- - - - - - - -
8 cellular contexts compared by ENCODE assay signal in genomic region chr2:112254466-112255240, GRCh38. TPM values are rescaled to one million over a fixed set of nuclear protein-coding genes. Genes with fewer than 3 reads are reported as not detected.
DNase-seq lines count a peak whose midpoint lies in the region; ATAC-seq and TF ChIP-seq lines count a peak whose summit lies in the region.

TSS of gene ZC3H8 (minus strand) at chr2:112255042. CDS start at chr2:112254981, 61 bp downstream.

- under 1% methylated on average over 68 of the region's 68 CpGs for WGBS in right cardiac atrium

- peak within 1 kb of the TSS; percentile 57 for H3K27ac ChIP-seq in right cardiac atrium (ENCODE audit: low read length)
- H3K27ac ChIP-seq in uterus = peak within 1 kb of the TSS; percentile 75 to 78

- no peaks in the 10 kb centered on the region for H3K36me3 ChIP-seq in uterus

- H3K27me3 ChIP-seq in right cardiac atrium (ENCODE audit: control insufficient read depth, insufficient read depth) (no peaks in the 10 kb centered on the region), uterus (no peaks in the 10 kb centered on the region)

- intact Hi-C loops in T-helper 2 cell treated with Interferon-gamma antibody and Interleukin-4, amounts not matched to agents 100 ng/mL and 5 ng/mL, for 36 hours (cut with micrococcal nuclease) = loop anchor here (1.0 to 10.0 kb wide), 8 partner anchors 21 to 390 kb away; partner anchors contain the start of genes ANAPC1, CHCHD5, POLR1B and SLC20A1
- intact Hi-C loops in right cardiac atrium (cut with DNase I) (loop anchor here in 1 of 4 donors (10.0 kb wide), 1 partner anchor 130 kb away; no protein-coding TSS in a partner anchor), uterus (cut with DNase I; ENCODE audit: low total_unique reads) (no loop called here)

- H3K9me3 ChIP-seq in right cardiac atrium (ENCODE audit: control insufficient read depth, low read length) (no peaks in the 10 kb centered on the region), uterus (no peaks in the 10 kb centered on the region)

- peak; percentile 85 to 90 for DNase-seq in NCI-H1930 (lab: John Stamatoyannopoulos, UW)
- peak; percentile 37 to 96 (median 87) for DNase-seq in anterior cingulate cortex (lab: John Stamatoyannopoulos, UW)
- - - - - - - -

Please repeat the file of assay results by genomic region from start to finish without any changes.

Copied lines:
8 cellular contexts compared by ENCODE assay signal in genomic region chr2:112254466-112255240, GRCh38. TPM values are rescaled to one million over a fixed set of nuclear protein-coding genes. Genes with fewer than 3 reads are reported as not detected.
DNase-seq lines count a peak whose midpoint lies in the region; ATAC-seq and TF ChIP-seq lines count a peak whose summit lies in the region.

TSS of gene ZC3H8 (minus strand) at chr2:112255042. CDS start at chr2:112254981, 61 bp downstream.

- under 1% methylated on average over 68 of the region's 68 CpGs for WGBS in right cardiac atrium

- peak within 1 kb of the TSS; percentile 57 for H3K27ac ChIP-seq in right cardiac atrium (ENCODE audit: low read length)
- H3K27ac ChIP-seq in uterus = peak within 1 kb of the TSS; percentile 75 to 78

- no peaks in the 10 kb centered on the region for H3K36me3 ChIP-seq in uterus

- H3K27me3 ChIP-seq in right cardiac atrium (ENCODE audit: control insufficient read depth, insufficient read depth) (no peaks in the 10 kb centered on the region), uterus (no peaks in the 10 kb centered on the region)

- intact Hi-C loops in T-helper 2 cell treated with Interferon-gamma antibody and Interleukin-4, amounts not matched to agents 100 ng/mL and 5 ng/mL, for 36 hours (cut with micrococcal nuclease) = loop anchor here (1.0 to 10.0 kb wide), 8 partner anchors 21 to 390 kb away; partner anchors contain the start of genes ANAPC1, CHCHD5, POLR1B and SLC20A1
- intact Hi-C loops in right cardiac atrium (cut with DNase I) (loop anchor here in 1 of 4 donors (10.0 kb wide), 1 partner anchor 130 kb away; no protein-coding TSS in a partner anchor), uterus (cut with DNase I; ENCODE audit: low total_unique reads) (no loop called here)

- H3K9me3 ChIP-seq in right cardiac atrium (ENCODE audit: control insufficient read depth, low read length) (no peaks in the 10 kb centered on the region), uterus (no peaks in the 10 kb centered on the region)

- peak; percentile 85 to 90 for DNase-seq in NCI-H1930 (lab: John Stamatoyannopoulos, UW)
- peak; percentile 37 to 96 (median 87) for DNase-seq in anterior cingulate cortex (lab: John Stamatoyannopoulos, UW)